While we congratulate Microsoft for this change, let's not forget the two forces that led them to this decision. Don't think it's some magnanimous gesture for the good of the Internet; Microsoft is too smart to spend all those resources out of the goodness of their heart. Give the credit to the full disclosure movement, which has repeatedly shown that Microsoft's security is far worse than it claims. Analysts like Gartner have recommended that enterprises switch away from Microsoft IIS and delay installing Windows XP, both because of security concerns. It's the full disclosure movement that allowed Gartner, and everyone else, to accurately assess the risks of Microsoft software. Microsoft knows that it doesn't have a future unless it can convince the public that Windows XP and .NET are secure, safe, and trustworthy. Keeping vulnerabilities secret will only reduce the pressure on Microsoft, allowing them to revert to pretending that they're secure when they're really not.
Also give credit to the increasingly loud calls for software liability. More and more experts and industry groups and advisory panels are supporting the notion that software be held to the same liability rules as any other consumer product. It makes no sense that Firestone can produce a tire with a systemic flaw and be liable, while Microsoft can produce an operating system with a new systemic flaw discovered every week and not be liable. I think Gates sees this liability juggernaut on the horizon, and is doing his best to dodge it.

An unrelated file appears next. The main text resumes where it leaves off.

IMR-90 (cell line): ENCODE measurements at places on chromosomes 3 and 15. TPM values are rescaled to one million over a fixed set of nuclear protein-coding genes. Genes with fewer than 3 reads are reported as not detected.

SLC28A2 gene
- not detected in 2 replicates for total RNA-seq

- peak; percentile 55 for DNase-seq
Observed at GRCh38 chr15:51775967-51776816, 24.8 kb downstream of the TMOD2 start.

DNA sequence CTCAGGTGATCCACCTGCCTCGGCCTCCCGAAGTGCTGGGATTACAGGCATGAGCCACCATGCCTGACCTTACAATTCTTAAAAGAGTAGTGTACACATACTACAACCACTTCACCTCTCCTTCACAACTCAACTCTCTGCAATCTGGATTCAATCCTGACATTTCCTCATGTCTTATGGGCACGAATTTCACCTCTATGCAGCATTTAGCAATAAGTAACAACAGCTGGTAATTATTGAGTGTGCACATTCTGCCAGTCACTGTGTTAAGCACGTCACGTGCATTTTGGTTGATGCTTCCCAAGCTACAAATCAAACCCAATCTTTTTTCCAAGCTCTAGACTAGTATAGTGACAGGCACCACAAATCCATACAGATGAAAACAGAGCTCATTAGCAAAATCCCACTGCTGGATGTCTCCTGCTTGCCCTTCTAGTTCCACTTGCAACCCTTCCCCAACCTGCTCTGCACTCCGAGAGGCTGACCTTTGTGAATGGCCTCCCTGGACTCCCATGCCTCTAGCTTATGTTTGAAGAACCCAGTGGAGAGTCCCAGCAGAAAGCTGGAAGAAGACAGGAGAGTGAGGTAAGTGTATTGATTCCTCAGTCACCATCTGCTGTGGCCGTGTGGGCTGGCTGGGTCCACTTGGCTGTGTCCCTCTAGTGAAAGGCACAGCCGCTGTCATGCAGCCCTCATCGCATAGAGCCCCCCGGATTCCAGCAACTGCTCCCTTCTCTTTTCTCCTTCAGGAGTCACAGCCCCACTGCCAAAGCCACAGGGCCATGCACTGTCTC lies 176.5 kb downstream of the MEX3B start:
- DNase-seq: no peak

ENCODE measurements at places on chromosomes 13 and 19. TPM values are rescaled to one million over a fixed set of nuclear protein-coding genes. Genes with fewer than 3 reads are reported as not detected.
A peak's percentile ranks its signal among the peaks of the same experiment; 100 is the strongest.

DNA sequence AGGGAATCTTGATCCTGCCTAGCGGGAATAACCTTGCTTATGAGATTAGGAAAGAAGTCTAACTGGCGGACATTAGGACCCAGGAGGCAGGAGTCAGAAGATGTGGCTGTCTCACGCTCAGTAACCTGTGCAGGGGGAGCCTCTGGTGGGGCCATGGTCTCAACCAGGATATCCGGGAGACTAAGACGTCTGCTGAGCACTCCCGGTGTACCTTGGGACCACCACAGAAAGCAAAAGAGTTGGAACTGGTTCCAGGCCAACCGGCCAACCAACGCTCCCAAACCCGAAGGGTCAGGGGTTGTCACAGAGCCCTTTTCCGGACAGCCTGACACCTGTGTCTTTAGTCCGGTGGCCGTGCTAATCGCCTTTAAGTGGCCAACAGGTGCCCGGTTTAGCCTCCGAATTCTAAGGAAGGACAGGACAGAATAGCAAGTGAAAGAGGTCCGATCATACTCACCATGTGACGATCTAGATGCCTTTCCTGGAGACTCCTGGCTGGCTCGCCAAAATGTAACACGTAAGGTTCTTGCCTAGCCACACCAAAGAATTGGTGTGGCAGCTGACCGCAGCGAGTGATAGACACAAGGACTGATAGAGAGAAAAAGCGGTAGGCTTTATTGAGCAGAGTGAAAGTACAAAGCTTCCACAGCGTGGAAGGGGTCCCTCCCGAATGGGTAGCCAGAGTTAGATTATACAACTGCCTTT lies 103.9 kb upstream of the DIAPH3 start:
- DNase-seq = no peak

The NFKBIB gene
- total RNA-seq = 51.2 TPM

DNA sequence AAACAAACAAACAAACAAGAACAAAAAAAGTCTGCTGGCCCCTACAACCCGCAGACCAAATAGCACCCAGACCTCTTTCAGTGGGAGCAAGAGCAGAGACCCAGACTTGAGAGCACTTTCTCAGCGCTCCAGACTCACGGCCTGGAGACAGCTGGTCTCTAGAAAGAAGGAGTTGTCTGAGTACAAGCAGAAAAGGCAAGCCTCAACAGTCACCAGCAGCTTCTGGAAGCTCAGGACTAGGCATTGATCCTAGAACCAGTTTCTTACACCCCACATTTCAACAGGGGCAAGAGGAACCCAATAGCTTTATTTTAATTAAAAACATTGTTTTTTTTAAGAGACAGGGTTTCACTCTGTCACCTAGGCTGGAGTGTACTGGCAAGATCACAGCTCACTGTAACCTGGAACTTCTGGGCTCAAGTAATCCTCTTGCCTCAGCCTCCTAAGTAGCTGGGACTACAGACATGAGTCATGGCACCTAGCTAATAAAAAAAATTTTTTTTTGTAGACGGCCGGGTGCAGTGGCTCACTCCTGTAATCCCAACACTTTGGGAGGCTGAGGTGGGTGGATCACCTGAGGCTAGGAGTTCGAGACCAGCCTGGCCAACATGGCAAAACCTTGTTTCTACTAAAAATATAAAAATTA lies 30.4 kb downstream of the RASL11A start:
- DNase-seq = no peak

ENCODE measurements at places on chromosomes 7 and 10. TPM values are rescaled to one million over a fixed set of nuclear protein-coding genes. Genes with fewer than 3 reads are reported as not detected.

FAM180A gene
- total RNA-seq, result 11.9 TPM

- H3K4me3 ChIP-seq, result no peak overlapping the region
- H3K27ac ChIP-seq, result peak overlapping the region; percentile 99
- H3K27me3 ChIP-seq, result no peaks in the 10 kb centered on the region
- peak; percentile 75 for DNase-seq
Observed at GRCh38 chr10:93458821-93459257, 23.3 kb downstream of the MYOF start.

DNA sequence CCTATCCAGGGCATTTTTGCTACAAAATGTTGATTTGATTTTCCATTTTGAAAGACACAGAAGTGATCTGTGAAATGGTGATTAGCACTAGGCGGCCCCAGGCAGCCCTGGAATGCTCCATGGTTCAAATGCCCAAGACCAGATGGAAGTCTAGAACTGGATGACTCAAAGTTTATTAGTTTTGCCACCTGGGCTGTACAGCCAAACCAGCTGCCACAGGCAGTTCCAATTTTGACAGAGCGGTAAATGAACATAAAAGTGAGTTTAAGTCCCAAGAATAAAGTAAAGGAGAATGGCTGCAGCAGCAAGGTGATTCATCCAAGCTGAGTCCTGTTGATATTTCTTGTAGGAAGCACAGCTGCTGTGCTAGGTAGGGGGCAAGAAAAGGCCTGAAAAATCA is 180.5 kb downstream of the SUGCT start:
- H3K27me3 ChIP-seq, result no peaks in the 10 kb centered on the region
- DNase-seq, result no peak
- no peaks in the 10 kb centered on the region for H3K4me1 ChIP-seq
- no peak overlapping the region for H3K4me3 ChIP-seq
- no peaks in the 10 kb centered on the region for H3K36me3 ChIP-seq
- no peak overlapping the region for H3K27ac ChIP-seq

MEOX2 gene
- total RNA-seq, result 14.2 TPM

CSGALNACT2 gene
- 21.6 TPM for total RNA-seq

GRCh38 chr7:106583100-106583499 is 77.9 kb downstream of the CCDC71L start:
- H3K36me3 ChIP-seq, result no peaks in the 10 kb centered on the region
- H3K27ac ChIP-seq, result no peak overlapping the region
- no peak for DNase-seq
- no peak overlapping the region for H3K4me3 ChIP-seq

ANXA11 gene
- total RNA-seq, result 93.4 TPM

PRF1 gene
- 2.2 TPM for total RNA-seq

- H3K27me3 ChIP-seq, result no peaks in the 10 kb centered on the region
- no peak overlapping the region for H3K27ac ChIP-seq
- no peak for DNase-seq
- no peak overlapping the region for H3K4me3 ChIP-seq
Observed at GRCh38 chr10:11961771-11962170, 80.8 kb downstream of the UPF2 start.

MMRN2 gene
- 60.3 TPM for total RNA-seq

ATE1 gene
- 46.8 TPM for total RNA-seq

Security is a process, not a product. It's an endless, arduous, thankless process. I have no illusions that Microsoft can make its products secure with a press announcement and a month of developer training, but it's a start. The technical difficulties are immense -- there are some things Microsoft needs to do that are currently beyond the abilities of current science -- but Microsoft has the resources to tackle them. And because of Microsoft's monopoly software position, their actions can significantly affect the security of the Internet. During the decade in which they ignored security, security steadily worsened. At least if they're headed in the direction of trustworthy computing, they're likely to get closer.
Craig Mundie's (Microsoft VP) commentary:
Commentary and Analysis:
A Q&A with Steve Ballmer, where he demonstrates that he doesn't get it yet. My favorite quote: "I think the core code is OK. It's not like the core design is bad..." My optimism is fading.
On the other hand, this is good news from Microsoft:
Bill Joy's commentary:
And Microsoft hired Scott Charney as their new Chief Security Officer. I was hoping they would choose someone who knew about software security, rather than a former hacker prosecutor and IP lawyer.
This essay originally appeared on news.com:
A large SNMP vulnerability has been announced, affecting hundreds of products. This vulnerabilty has been known in the security community since at least October, but has been held from the public for so long so that vendors would have time to patch their products. I'll write more about this next month.
Last month, Bill Gates published a company-wide memo outlining a new strategic direction for Microsoft. Comparing this to the change when the company embraced the Internet, Gates elevated security Microsoft's highest priority. By focusing on what he called "Trustworthy Computing," Gates plans on transforming Microsoft into a company that produces software that is available, reliable, and secure.